Why should i go to college?

+59 votes
asked May 13 in Education by omran (850 points)
edited May 19
My parents are dead set on me having a college education once I finish high school later this year, but I just don’t feel like it’s something that I want to pursue. The career I want to get into doesn’t require a college degree, it’s going to be a big financial burden on my parents and I’m really not interested in being part of the whole “college lifestyle”. All in all, I feel like my parents just want to be able to tell their friends that their son went to college – which doesn’t seem like a good enough reason to me! Why should I go to college? What’s the point?

4 Answers

+24 votes
answered Jul 24 by Yang-san (440 points)
edited Aug 4
Think about your financial goals for the future before you totally dismiss the idea of a college degree. Research has found that college graduates with a Bachelor Degree typically earn 56% more PER YEAR than those with just a high school diploma. That works out to be a hell of a lot over the course of your working lifetime! You’ll also learn “real world” skills at college that, frankly, you just don’t get whilst you’re living at home and attending high school.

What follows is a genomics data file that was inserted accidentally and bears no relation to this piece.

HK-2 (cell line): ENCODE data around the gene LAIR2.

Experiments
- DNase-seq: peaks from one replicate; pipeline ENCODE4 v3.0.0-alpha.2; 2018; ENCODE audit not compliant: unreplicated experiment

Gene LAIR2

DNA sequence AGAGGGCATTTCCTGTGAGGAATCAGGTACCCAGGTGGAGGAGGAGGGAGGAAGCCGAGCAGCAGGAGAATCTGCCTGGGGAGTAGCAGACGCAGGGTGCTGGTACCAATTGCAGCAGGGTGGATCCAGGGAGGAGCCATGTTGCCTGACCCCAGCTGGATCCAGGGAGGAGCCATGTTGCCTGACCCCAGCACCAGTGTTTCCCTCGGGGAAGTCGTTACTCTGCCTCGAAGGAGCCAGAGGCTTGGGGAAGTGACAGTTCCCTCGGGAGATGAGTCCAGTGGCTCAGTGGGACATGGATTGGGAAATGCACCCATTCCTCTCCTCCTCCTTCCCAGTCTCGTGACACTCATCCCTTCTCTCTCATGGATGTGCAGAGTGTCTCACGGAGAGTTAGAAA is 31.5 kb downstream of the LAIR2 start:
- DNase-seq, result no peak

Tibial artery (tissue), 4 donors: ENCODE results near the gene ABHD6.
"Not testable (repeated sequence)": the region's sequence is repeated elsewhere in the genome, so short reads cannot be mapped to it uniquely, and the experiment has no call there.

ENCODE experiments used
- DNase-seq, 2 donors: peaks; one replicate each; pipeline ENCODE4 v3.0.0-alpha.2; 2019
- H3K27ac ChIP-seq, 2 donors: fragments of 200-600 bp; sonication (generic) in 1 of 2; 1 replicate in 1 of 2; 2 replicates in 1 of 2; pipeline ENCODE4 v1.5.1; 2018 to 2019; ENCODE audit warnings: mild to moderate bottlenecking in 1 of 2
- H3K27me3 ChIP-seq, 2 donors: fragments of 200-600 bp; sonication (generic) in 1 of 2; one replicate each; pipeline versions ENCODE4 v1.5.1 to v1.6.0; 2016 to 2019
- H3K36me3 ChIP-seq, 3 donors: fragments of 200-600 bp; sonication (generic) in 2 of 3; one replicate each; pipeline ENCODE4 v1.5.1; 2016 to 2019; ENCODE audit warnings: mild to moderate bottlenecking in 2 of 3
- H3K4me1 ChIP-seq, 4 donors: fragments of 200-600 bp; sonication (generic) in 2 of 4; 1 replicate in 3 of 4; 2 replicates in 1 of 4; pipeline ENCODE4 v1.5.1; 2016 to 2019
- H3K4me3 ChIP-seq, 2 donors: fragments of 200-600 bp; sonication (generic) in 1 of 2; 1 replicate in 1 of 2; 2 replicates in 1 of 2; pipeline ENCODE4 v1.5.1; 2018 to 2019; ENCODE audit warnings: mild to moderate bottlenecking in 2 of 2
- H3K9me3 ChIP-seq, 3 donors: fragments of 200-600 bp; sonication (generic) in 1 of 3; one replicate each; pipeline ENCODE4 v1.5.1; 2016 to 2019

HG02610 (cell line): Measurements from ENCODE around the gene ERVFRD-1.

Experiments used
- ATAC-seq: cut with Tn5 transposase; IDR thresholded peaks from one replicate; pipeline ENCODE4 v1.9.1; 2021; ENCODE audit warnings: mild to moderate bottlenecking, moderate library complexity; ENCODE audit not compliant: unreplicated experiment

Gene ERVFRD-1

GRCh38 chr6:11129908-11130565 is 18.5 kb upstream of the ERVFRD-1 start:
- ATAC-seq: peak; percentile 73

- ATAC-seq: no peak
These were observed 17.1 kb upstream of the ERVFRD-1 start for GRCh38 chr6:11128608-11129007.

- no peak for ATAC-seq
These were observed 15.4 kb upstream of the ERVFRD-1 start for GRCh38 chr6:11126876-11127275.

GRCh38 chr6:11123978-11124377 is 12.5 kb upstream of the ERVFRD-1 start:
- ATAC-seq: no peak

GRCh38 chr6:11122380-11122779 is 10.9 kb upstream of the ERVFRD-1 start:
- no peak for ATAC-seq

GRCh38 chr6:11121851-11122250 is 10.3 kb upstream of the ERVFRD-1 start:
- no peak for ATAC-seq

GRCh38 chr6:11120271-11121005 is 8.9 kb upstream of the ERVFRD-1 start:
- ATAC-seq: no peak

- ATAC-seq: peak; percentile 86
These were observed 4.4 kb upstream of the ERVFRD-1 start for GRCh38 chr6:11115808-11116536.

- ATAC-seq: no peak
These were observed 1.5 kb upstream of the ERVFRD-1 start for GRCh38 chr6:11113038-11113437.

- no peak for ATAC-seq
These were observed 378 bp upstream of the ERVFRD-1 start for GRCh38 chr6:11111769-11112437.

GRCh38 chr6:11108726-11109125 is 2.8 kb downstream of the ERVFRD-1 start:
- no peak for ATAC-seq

+6 votes
answered May 15 by Rick (840 points)
edited Jul 13
It’s your life; I think you should do what’s right for you. Personally, I hated the “college lifestyle” (as you so aptly termed it). I gained a whole lot of experience at college, but a lot of it was incredibly negative and destructive behavior that was influenced by the actions and decisions of my fellow students. If you feel strongly about this, then sit your parents down and tell them exactly how you feel and why. They may be more open minded than you give them credit for.
+6 votes
answered Aug 12 by Annika (620 points)
edited Aug 12
You’re how old? 17? 18? I’m pretty sure whoever ask questions like “why should I go to college” are young people.

So answer this question first, can you categorically say that you are 100% sure what you want your future career to be for the next 40 odd years and that at no point in the future you will change your mind? It’s a lot easier to get a college education now (funded by your parents) before “life” starts, along with bills, responsibilities, family commitments, etc. You don’t want to make an offhand decision about something that could potentially affect the rest of your life.
+3 votes
answered Jul 27 by Jolene (520 points)
edited Aug 7
Did you know that 115,000 janitors are actually college graduates with bachelor's degrees? Is it just me, or does that not seem like money well spent? They’re certainly not earning the “56%” more per year that was quoted in answer 1!
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